Walking into the doors at the Summerland Arena this past week was almost like stepping into a neuroscience lab.
Gold in the Net (GITN) hockey camp for goalies are using the latest technology to enhance performance.
Most people have not experienced a biofeedback machine or visual-motor sensory stimulating machine but these are some cutting edge tools they have brought to town for their camp.
Dynavision has been the secret training weapon for NHL teams for about a decade.
This visual-motor sensory machine helps improve peripheral vision and reaction time under stress. This skill level for a goalie can be a determining factor to make or break their career.
The Dynavision board stands approximately seven feet tall with small lights spaced out over the entire area.
At eye level there is a small blue computer screen for the athlete to stare at while a light flashes in the periphery. The athlete touches the light as quickly as they can while maintaining their eyesight forward, then the next light immediately illuminates.
This fast-paced exercise continues for about a minute.
The machine has the ability to display numbers into the small centre screen which they are to call out while touching the lights for a more dynamic, stressful challenge.
Reilley Elder-Cherry, 17, goalie for the Fort St. John Flyers AA Tier II Midget team explains that after using the machine for a week,
“I feel the difference already. I can read plays better and it helps open up my peripherals. I have better tracking with the puck and it doesn’t seem like it’s coming as fast anymore. It really helps.”
Their goal is to be 0.5 of a second or less for their average reaction time.
It’s no wonder this Dynavision light-training reaction device that was designed for all types of athletes (race car drivers, football players, baseball players), was soon discovered to be a versatile tool for rehabilitation of concussions, brain-injuries, visual field-deficits and even stroke victims.
Bob Simpson, who works with GITN on mental training shows me another tool they are using. He hooks me up to their emWave program by attaching a monitor to my earlobe.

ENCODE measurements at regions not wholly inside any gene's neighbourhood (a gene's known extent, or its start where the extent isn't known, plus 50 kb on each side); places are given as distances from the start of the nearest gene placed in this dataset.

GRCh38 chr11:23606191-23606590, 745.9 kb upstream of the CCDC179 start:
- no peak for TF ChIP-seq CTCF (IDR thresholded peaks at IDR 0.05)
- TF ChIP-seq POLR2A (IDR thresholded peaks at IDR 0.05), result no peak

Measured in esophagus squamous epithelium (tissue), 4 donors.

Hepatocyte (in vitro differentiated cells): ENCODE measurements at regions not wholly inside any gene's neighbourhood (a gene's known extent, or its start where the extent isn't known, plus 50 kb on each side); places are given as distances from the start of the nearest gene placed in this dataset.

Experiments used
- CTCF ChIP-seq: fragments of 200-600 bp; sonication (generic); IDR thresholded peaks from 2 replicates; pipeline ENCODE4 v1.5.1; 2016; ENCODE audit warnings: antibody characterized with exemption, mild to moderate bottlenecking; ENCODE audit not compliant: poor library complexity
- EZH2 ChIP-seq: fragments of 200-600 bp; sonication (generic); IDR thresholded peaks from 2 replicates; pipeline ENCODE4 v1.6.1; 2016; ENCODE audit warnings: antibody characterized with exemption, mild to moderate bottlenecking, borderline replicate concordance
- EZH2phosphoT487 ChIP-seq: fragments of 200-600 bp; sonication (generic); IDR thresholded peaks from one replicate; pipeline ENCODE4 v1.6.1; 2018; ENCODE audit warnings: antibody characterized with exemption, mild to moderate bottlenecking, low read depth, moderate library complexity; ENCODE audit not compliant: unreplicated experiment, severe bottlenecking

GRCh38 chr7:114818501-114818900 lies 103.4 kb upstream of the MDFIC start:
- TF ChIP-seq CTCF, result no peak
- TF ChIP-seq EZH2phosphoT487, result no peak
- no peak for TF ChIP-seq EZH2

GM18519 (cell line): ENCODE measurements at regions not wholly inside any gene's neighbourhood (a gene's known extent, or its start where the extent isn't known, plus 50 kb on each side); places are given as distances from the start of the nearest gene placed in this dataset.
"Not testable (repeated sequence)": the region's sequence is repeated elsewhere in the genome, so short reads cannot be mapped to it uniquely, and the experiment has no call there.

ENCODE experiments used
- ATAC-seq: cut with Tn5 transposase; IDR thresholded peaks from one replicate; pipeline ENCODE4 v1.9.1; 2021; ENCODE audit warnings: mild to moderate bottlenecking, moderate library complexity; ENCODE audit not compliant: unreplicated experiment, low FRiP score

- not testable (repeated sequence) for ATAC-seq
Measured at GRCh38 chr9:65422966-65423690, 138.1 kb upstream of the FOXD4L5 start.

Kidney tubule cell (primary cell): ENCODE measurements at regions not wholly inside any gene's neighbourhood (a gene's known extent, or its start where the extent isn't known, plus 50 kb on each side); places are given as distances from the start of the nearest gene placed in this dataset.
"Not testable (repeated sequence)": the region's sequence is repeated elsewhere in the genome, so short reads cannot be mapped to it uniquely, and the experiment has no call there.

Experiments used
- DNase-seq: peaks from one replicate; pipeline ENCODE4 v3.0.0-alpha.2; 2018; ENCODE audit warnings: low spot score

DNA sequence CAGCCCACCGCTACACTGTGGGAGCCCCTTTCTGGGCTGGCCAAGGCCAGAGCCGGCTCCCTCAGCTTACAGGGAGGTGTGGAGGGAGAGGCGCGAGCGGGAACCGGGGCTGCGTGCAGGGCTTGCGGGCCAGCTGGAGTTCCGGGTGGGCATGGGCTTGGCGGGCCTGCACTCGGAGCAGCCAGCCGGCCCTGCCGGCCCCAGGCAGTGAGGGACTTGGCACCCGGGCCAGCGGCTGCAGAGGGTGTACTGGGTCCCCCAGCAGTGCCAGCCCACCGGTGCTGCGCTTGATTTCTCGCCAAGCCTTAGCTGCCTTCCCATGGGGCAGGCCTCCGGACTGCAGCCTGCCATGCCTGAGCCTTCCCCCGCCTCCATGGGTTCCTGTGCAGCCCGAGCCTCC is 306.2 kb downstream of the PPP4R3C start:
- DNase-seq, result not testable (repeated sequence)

I thought it similar to a biofeedback machine but emWave works with emotions and breathing to monitor coherence levels instead of measuring brainwaves.
Dr. Alan Watkins who lectures on TEDx Talks explains that connecting to our basic physiology (breathing, heart rate) is the foundation that creates a chain reaction to our overall performance.
He explains that the streams of electro signals from inside our body (heart, joints, lungs, digestion etc.) send out streams of data that in turn affect our emotions, feelings, thinking, behaviour and ultimately performance/results. By tuning into our physiology and being aware of our body we are able to learn how to take control of it.
This is important for athletes when they are under pressure.
Bob Simpson explains that the program helps athletes find their own unique ideal performance state and how to stay there amidst distraction and pressure.
Finding your ideal performance state may be a big task, but when starting to learn these skills at 17, this personal awareness may be honed over the next five to 10 years which could help lead them to the sports career of their dreams.
Beyond sports, this technology can help reduce stress, improve health, emotional management and performance wherever their careers and life may take them.
Joanne Malar is the program coordinator for Summerland Recreation, three-time Olympic swimmer, 2012 Olympic Commentator, kinesiologist and holistic nutritionist.